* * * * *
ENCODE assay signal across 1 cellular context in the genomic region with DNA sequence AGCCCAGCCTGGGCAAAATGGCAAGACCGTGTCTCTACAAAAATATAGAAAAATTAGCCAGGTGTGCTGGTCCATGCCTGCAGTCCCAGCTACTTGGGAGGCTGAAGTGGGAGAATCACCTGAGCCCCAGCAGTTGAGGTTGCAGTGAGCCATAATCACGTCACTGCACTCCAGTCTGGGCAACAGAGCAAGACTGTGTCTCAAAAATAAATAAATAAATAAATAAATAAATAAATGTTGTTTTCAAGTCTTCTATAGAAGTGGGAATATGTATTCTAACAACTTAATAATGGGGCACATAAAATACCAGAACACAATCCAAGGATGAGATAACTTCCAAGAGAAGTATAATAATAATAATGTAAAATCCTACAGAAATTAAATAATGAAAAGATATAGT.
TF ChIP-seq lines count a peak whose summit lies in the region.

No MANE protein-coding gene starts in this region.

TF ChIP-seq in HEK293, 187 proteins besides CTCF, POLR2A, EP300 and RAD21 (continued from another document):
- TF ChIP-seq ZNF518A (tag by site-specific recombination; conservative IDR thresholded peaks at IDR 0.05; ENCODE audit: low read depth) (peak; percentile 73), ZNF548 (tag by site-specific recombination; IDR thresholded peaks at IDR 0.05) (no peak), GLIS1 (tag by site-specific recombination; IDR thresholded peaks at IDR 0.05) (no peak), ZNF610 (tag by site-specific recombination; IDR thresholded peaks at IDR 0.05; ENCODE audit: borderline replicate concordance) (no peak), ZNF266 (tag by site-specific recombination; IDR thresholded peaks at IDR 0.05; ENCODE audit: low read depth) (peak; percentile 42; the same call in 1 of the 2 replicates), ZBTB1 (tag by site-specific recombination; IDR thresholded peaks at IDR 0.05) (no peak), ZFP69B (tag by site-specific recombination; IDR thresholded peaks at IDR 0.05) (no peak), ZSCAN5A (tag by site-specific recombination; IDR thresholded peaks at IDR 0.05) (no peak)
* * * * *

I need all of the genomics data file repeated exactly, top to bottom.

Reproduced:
ENCODE assay signal across 1 cellular context in the genomic region with DNA sequence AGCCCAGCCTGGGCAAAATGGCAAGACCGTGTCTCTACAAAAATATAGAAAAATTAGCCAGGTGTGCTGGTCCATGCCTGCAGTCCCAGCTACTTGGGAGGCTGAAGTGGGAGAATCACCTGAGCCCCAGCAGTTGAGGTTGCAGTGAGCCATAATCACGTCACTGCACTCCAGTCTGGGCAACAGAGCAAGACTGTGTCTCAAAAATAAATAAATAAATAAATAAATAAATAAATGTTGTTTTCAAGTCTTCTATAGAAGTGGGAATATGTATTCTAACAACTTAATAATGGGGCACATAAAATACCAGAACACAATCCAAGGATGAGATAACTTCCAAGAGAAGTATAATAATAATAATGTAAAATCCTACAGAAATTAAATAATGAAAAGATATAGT.
TF ChIP-seq lines count a peak whose summit lies in the region.

No MANE protein-coding gene starts in this region.

TF ChIP-seq in HEK293, 187 proteins besides CTCF, POLR2A, EP300 and RAD21 (continued from another document):
- TF ChIP-seq ZNF518A (tag by site-specific recombination; conservative IDR thresholded peaks at IDR 0.05; ENCODE audit: low read depth) (peak; percentile 73), ZNF548 (tag by site-specific recombination; IDR thresholded peaks at IDR 0.05) (no peak), GLIS1 (tag by site-specific recombination; IDR thresholded peaks at IDR 0.05) (no peak), ZNF610 (tag by site-specific recombination; IDR thresholded peaks at IDR 0.05; ENCODE audit: borderline replicate concordance) (no peak), ZNF266 (tag by site-specific recombination; IDR thresholded peaks at IDR 0.05; ENCODE audit: low read depth) (peak; percentile 42; the same call in 1 of the 2 replicates), ZBTB1 (tag by site-specific recombination; IDR thresholded peaks at IDR 0.05) (no peak), ZFP69B (tag by site-specific recombination; IDR thresholded peaks at IDR 0.05) (no peak), ZSCAN5A (tag by site-specific recombination; IDR thresholded peaks at IDR 0.05) (no peak)